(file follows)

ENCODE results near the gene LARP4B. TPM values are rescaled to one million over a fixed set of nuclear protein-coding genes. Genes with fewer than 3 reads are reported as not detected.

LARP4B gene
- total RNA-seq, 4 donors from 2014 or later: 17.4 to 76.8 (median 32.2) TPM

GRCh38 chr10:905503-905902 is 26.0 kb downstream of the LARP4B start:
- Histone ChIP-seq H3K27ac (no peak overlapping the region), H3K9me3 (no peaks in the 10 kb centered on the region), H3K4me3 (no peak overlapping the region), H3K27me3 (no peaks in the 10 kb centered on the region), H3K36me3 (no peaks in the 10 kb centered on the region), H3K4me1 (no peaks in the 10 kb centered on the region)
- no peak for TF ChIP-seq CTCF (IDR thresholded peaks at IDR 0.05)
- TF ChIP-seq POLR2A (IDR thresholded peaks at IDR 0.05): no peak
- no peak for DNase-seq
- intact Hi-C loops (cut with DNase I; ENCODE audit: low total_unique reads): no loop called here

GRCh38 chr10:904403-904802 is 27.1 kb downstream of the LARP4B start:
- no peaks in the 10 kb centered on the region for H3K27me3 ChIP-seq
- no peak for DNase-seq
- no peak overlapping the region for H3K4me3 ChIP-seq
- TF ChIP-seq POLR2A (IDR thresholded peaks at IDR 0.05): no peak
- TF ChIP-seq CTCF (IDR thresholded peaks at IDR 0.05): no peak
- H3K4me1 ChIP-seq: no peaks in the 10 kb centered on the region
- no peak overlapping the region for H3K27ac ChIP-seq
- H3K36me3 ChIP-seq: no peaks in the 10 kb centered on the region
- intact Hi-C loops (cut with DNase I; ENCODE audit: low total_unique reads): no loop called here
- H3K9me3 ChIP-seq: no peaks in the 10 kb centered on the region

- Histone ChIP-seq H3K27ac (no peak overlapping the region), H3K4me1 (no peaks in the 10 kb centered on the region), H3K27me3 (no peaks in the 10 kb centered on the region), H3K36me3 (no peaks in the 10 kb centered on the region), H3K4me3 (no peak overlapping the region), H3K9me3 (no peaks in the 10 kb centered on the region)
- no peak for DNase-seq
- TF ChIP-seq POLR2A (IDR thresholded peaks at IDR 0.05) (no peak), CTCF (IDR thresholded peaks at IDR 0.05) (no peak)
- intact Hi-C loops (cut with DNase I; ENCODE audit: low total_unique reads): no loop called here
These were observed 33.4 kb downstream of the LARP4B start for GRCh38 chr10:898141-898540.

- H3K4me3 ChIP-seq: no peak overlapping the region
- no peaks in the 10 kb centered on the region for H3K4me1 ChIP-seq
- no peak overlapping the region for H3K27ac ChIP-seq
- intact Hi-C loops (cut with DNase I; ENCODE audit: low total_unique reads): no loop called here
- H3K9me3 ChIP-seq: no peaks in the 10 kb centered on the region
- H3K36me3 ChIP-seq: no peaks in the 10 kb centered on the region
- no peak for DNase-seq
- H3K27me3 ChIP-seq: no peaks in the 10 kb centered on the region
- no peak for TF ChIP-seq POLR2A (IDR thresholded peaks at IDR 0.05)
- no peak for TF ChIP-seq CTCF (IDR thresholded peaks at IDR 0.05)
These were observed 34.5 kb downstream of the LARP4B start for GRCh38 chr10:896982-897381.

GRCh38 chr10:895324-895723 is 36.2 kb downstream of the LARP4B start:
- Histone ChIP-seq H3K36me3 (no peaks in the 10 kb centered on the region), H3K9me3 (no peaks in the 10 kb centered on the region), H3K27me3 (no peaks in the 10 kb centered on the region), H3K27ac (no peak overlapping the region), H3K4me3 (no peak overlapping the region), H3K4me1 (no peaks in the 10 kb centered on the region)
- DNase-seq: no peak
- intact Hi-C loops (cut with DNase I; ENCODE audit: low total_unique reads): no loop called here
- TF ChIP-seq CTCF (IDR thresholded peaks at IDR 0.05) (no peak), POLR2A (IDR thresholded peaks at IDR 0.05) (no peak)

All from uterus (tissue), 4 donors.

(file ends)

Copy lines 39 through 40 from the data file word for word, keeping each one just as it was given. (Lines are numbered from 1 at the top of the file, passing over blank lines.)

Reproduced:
- DNase-seq: no peak
- intact Hi-C loops (cut with DNase I; ENCODE audit: low total_unique reads): no loop called here